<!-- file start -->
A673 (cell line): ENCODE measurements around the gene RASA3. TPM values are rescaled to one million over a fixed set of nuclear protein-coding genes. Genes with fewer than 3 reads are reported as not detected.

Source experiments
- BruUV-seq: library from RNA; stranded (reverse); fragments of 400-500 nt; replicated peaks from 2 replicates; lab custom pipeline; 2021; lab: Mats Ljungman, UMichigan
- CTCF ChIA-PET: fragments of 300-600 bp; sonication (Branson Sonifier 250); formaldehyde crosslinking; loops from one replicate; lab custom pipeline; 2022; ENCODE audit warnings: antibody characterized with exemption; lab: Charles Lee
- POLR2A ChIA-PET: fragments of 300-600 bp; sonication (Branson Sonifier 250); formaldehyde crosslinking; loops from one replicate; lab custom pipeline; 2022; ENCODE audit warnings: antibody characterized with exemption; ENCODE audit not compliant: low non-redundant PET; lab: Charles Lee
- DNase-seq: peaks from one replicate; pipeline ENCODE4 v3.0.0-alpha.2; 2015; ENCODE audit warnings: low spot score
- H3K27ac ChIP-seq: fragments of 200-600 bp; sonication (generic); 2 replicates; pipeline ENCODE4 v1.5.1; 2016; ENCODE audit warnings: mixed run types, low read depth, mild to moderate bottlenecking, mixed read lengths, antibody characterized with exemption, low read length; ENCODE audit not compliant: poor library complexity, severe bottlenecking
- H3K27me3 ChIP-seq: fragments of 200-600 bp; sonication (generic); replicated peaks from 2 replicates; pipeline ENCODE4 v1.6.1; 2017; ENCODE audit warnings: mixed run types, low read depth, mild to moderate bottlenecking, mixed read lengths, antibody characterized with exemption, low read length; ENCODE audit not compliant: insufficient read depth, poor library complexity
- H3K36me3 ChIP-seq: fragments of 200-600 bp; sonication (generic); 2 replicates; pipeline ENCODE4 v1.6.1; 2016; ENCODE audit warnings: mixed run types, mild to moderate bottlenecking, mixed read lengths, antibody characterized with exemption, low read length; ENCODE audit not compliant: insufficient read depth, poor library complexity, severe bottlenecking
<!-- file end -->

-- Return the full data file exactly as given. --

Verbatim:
A673 (cell line): ENCODE measurements around the gene RASA3. TPM values are rescaled to one million over a fixed set of nuclear protein-coding genes. Genes with fewer than 3 reads are reported as not detected.

Source experiments
- BruUV-seq: library from RNA; stranded (reverse); fragments of 400-500 nt; replicated peaks from 2 replicates; lab custom pipeline; 2021; lab: Mats Ljungman, UMichigan
- CTCF ChIA-PET: fragments of 300-600 bp; sonication (Branson Sonifier 250); formaldehyde crosslinking; loops from one replicate; lab custom pipeline; 2022; ENCODE audit warnings: antibody characterized with exemption; lab: Charles Lee
- POLR2A ChIA-PET: fragments of 300-600 bp; sonication (Branson Sonifier 250); formaldehyde crosslinking; loops from one replicate; lab custom pipeline; 2022; ENCODE audit warnings: antibody characterized with exemption; ENCODE audit not compliant: low non-redundant PET; lab: Charles Lee
- DNase-seq: peaks from one replicate; pipeline ENCODE4 v3.0.0-alpha.2; 2015; ENCODE audit warnings: low spot score
- H3K27ac ChIP-seq: fragments of 200-600 bp; sonication (generic); 2 replicates; pipeline ENCODE4 v1.5.1; 2016; ENCODE audit warnings: mixed run types, low read depth, mild to moderate bottlenecking, mixed read lengths, antibody characterized with exemption, low read length; ENCODE audit not compliant: poor library complexity, severe bottlenecking
- H3K27me3 ChIP-seq: fragments of 200-600 bp; sonication (generic); replicated peaks from 2 replicates; pipeline ENCODE4 v1.6.1; 2017; ENCODE audit warnings: mixed run types, low read depth, mild to moderate bottlenecking, mixed read lengths, antibody characterized with exemption, low read length; ENCODE audit not compliant: insufficient read depth, poor library complexity
- H3K36me3 ChIP-seq: fragments of 200-600 bp; sonication (generic); 2 replicates; pipeline ENCODE4 v1.6.1; 2016; ENCODE audit warnings: mixed run types, mild to moderate bottlenecking, mixed read lengths, antibody characterized with exemption, low read length; ENCODE audit not compliant: insufficient read depth, poor library complexity, severe bottlenecking